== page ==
The world is changing at an ever-increasing pace. And it has changed in a much more fundamental way than one would think, primarily because it has become more connected and interdependent than in our entire history. Every new product, every new invention can be combined with those that existed before, thereby creating an explosion of complexity: structural complexity, dynamic complexity, functional complexity, and algorithmic complexity. How to respond to this challenge? And what are the costs?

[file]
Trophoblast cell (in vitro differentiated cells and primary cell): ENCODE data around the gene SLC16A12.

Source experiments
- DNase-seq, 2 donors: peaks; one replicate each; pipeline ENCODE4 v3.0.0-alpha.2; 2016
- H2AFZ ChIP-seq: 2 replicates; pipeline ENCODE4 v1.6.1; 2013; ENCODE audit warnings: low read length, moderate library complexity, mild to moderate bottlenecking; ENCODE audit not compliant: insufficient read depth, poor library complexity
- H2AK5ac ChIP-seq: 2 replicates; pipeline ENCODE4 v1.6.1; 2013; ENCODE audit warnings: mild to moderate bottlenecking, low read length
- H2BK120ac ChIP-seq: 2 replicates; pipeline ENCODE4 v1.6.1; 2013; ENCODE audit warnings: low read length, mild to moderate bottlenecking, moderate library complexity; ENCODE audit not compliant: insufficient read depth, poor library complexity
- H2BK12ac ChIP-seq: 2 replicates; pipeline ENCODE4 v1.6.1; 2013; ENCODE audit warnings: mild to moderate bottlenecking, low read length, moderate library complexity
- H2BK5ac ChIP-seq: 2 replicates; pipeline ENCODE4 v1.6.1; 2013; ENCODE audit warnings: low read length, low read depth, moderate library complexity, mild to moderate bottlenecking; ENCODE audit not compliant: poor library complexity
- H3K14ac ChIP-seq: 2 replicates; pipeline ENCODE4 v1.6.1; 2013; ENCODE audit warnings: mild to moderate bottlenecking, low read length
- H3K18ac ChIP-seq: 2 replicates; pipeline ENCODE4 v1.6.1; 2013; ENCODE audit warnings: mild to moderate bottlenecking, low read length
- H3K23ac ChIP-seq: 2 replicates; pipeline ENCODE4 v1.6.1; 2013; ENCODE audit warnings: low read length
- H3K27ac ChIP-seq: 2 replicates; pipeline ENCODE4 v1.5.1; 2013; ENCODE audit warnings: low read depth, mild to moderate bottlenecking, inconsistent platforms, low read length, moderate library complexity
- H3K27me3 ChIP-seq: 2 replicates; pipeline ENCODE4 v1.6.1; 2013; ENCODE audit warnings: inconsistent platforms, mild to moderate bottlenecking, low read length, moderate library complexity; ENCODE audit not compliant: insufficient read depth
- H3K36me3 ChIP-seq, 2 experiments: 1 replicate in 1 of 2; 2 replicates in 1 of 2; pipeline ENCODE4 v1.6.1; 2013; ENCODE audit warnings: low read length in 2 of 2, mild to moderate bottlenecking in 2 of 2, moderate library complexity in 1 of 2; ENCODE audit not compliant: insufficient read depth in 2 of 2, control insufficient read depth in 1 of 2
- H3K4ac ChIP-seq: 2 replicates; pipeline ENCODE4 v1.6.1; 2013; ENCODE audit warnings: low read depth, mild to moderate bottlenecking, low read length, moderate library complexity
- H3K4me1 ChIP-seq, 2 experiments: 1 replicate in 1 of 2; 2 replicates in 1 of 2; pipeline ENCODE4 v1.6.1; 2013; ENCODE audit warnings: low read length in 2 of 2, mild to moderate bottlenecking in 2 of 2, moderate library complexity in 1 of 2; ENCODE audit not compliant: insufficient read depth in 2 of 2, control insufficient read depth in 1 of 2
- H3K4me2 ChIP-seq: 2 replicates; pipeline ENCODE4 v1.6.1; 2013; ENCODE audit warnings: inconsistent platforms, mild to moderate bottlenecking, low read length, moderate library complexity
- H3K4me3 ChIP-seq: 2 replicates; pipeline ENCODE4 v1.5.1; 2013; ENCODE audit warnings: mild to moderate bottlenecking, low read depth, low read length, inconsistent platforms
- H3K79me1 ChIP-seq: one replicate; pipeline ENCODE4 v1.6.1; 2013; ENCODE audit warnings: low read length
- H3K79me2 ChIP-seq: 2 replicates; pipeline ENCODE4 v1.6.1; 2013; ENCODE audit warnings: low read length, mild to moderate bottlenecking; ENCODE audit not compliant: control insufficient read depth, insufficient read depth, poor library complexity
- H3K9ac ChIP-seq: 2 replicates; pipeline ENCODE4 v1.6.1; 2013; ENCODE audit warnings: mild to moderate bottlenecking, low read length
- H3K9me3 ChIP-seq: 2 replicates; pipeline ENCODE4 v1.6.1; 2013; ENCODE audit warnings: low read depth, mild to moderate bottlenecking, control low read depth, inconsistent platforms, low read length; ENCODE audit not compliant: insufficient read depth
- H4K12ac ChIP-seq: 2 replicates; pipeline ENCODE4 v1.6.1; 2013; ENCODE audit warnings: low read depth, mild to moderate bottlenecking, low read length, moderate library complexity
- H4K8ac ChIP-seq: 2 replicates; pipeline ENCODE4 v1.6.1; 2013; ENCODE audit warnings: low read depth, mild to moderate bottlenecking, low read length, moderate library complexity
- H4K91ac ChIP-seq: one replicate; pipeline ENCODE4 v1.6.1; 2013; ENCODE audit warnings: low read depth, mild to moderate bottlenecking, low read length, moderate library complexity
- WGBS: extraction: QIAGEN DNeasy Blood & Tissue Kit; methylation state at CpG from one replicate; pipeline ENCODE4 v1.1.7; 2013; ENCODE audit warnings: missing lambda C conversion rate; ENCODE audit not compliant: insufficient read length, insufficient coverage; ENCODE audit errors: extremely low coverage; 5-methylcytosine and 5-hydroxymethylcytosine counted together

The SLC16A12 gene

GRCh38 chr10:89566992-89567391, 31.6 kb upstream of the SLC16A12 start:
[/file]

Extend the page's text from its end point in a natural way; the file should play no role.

In summary, instabilities in complex systems and the often resulting large-scale cascading failures are the underlying reasons for some of the greatest unsolved problems in the world. They result from wrong system designs and management approaches, which lead to uncontrollable outcomes, despite massive amounts of data, modern technology, and best intentions. However, paradigm shift in the way we are creating and managing these systems could solve our problems. One would mainly have to engage in a distributed systems approach, characterized by modular designs, distributed control, and self-organization. This also applies to our entire economy. Diversity is another relevant ingredient, which is important for resilience, innovation, and collective intelligence. However, in the past we have often had difficulties to handle diversity.